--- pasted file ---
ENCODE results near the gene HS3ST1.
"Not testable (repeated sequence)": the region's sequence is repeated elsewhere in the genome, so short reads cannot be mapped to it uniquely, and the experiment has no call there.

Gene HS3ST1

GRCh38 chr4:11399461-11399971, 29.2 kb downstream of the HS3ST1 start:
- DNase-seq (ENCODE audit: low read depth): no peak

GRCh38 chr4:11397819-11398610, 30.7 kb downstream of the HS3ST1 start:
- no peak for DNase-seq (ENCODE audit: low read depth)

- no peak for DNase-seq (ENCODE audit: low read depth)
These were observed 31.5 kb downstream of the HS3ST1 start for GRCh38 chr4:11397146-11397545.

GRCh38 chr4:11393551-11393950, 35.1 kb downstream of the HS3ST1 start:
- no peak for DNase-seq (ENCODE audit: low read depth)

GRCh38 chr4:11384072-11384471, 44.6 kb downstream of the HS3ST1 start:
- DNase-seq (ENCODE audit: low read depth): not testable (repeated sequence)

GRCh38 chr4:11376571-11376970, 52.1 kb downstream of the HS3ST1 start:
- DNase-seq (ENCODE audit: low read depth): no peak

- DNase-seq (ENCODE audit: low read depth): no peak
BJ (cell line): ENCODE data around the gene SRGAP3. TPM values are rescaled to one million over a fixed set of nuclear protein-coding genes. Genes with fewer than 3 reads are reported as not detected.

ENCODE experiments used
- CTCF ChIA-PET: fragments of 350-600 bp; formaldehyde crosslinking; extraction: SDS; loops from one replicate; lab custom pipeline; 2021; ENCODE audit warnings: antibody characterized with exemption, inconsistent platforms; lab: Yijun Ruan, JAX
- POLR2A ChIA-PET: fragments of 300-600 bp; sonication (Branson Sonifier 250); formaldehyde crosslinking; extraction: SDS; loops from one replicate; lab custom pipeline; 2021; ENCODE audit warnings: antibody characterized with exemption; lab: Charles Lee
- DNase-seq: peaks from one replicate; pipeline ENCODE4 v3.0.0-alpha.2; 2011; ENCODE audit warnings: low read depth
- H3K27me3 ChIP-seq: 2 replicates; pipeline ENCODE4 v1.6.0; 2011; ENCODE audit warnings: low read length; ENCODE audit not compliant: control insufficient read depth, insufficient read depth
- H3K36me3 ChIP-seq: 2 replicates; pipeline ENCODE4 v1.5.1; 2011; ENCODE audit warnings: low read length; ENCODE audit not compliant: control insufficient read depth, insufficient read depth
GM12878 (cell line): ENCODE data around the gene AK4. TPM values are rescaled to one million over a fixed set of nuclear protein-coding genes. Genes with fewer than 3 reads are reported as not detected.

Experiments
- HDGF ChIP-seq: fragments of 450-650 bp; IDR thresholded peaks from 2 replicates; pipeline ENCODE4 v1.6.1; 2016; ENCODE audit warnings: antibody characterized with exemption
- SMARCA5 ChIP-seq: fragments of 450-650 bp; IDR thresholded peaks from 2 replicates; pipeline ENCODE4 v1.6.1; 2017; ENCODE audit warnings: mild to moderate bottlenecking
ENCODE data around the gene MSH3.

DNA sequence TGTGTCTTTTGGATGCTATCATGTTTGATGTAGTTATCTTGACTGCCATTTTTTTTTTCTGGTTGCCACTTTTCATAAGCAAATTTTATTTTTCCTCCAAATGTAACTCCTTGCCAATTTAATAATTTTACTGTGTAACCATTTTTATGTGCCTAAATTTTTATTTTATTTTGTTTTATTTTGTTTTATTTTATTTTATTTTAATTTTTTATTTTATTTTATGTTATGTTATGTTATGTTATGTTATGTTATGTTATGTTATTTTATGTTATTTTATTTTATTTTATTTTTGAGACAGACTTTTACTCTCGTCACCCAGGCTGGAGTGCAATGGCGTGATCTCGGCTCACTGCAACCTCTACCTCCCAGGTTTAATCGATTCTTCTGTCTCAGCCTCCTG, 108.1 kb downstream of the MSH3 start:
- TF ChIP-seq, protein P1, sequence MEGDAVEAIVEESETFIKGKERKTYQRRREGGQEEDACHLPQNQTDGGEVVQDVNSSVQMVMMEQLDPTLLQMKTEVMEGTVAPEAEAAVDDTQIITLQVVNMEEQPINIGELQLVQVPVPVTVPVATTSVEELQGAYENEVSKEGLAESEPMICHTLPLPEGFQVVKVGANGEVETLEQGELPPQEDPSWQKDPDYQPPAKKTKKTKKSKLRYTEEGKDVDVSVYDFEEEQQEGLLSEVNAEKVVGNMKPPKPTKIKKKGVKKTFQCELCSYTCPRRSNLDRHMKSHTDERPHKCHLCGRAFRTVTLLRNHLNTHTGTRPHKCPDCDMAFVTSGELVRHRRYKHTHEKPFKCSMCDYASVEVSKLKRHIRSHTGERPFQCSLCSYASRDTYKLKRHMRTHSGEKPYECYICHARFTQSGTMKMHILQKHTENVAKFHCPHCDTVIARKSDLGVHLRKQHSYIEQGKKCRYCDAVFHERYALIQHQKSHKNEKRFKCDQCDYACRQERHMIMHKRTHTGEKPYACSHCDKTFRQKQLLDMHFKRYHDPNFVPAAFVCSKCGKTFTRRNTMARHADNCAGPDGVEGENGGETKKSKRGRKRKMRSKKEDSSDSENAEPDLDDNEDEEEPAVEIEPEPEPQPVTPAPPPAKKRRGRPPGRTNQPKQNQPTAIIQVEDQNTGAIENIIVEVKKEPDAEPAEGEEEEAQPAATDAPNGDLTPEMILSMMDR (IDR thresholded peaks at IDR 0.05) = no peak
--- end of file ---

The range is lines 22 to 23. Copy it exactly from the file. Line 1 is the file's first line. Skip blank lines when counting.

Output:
- H3K27me3 ChIP-seq: 2 replicates; pipeline ENCODE4 v1.6.0; 2011; ENCODE audit warnings: low read length; ENCODE audit not compliant: control insufficient read depth, insufficient read depth
- H3K36me3 ChIP-seq: 2 replicates; pipeline ENCODE4 v1.5.1; 2011; ENCODE audit warnings: low read length; ENCODE audit not compliant: control insufficient read depth, insufficient read depth